Music may have originally developed for the purpose of communication, and it has become a powerful tool in the telling of stories. Over the next four chapters, we will explore ways in which music has been used to convey, enhance, or transform stories in a variety of cultural contexts. Most storytellers use music with great care. They do so because it is powerful. Music can help to set the mood in a video game, or allow a character on stage to express emotion by singing, or add interest and gravity to the recitation of an epic poem. It can encourage an audience member to get more involved in a performance, either emotionally or by joining in with the music-making. It can help a listener to remember the words to a story. And it can “say” things that go beyond words and images.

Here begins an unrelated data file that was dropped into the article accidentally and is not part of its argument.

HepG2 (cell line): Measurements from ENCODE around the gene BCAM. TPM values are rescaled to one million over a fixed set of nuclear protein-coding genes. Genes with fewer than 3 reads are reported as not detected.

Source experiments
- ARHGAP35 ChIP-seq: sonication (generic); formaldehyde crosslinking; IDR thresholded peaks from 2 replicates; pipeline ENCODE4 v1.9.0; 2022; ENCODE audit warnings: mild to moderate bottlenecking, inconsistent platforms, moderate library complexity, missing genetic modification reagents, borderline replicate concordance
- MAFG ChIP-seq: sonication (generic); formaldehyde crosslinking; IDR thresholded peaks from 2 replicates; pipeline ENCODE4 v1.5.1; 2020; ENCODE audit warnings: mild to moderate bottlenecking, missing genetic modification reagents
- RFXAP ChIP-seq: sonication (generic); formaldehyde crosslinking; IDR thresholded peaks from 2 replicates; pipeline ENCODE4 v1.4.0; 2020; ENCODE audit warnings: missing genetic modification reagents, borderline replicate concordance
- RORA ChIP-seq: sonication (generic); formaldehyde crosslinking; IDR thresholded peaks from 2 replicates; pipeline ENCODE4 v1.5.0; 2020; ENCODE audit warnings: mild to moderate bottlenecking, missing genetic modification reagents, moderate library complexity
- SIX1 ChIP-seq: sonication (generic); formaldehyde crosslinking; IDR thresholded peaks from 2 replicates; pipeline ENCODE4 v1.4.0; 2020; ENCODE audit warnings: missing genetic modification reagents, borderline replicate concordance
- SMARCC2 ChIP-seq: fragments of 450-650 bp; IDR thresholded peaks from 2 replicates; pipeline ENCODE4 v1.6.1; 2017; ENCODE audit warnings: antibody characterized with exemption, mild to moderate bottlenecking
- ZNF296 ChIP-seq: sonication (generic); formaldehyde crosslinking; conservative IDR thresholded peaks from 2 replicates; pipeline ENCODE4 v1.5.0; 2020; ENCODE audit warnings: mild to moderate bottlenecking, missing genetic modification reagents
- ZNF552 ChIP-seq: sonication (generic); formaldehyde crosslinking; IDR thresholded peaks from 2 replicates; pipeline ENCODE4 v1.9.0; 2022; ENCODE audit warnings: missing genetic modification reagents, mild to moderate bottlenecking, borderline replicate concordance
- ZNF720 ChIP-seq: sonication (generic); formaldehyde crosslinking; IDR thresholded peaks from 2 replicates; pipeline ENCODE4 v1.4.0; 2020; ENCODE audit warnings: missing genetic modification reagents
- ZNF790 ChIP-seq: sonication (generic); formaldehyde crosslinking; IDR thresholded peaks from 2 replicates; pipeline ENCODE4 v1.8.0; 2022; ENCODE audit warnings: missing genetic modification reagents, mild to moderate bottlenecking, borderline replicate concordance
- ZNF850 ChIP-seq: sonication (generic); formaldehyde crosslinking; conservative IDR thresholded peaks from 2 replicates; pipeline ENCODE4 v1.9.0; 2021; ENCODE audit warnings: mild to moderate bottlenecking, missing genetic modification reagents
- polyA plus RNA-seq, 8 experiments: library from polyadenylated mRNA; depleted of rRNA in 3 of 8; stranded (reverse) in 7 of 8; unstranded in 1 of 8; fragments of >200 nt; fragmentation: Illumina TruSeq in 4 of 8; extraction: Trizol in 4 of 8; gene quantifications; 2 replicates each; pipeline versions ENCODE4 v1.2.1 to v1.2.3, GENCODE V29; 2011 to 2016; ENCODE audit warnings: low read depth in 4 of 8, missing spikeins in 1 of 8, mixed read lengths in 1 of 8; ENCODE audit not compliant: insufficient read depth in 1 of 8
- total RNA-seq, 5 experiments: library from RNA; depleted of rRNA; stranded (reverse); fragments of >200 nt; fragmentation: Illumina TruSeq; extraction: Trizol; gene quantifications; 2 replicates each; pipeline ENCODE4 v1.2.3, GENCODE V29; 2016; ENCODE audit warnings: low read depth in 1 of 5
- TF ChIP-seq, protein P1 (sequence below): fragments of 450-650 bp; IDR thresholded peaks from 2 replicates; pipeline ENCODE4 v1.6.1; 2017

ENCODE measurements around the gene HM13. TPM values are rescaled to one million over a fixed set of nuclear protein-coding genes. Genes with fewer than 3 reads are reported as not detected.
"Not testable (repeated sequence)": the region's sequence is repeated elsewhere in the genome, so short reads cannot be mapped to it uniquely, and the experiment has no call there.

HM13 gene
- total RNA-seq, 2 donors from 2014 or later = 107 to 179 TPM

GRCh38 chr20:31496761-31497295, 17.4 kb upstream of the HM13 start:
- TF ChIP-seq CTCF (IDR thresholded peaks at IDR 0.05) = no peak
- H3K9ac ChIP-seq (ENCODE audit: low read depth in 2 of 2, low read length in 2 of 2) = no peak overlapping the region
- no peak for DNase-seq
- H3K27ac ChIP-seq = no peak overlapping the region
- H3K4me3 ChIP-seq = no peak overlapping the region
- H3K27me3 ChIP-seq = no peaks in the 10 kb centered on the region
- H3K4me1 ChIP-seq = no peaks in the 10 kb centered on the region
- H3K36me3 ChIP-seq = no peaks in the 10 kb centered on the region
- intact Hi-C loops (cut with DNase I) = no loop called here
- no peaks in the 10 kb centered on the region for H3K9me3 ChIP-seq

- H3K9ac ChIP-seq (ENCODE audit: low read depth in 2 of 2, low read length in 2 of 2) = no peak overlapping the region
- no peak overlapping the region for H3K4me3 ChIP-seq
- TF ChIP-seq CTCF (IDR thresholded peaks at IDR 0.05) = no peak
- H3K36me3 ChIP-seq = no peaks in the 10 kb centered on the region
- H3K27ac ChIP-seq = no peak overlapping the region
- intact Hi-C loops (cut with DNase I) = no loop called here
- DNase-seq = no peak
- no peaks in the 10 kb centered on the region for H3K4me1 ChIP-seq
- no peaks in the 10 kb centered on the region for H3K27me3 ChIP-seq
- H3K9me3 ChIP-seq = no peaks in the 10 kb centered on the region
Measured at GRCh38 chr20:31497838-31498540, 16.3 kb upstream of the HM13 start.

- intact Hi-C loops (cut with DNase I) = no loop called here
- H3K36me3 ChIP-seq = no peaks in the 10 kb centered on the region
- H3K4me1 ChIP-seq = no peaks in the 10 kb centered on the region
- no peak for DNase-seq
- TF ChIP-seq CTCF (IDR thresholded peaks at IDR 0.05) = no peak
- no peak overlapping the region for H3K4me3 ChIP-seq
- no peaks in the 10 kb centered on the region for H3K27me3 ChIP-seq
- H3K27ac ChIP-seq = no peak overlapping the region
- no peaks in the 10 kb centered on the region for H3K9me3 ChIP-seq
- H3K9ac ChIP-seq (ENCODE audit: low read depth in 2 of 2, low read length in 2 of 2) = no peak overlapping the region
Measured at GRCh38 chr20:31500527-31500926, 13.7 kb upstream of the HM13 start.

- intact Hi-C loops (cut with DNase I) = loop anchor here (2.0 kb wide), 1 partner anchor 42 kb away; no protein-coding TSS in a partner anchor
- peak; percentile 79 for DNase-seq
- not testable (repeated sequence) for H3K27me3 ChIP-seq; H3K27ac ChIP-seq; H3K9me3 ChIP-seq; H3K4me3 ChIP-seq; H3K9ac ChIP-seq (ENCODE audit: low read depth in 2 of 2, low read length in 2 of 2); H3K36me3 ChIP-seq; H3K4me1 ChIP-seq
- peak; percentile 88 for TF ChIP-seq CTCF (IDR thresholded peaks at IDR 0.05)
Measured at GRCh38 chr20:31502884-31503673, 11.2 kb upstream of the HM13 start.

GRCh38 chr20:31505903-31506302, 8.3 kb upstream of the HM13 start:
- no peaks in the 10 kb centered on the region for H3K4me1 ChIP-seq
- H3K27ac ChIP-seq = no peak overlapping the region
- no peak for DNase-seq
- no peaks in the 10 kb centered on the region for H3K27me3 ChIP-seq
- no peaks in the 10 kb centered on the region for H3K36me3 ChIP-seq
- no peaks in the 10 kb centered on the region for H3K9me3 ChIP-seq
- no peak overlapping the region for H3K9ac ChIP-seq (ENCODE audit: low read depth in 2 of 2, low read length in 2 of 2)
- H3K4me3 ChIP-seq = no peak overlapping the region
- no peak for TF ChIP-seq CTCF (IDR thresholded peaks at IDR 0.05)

Music is used to tell stories in many different ways. Sometimes it accompanies images, such as in a film. Sometimes it is combined with stage action, as in ballets and musicals. Sometimes it is paired with a text, which might be sung or provided to the listener to read. Of course, we can choose to hear a story in any piece of music, and we will encounter examples later in this book that seem as if they must be communicating something, even if we can’t say exactly what it is. In the next four chapters, however, we will examine pieces of music that are used to tell clearly defined stories, and we will focus on understanding how music enriches and impacts those stories.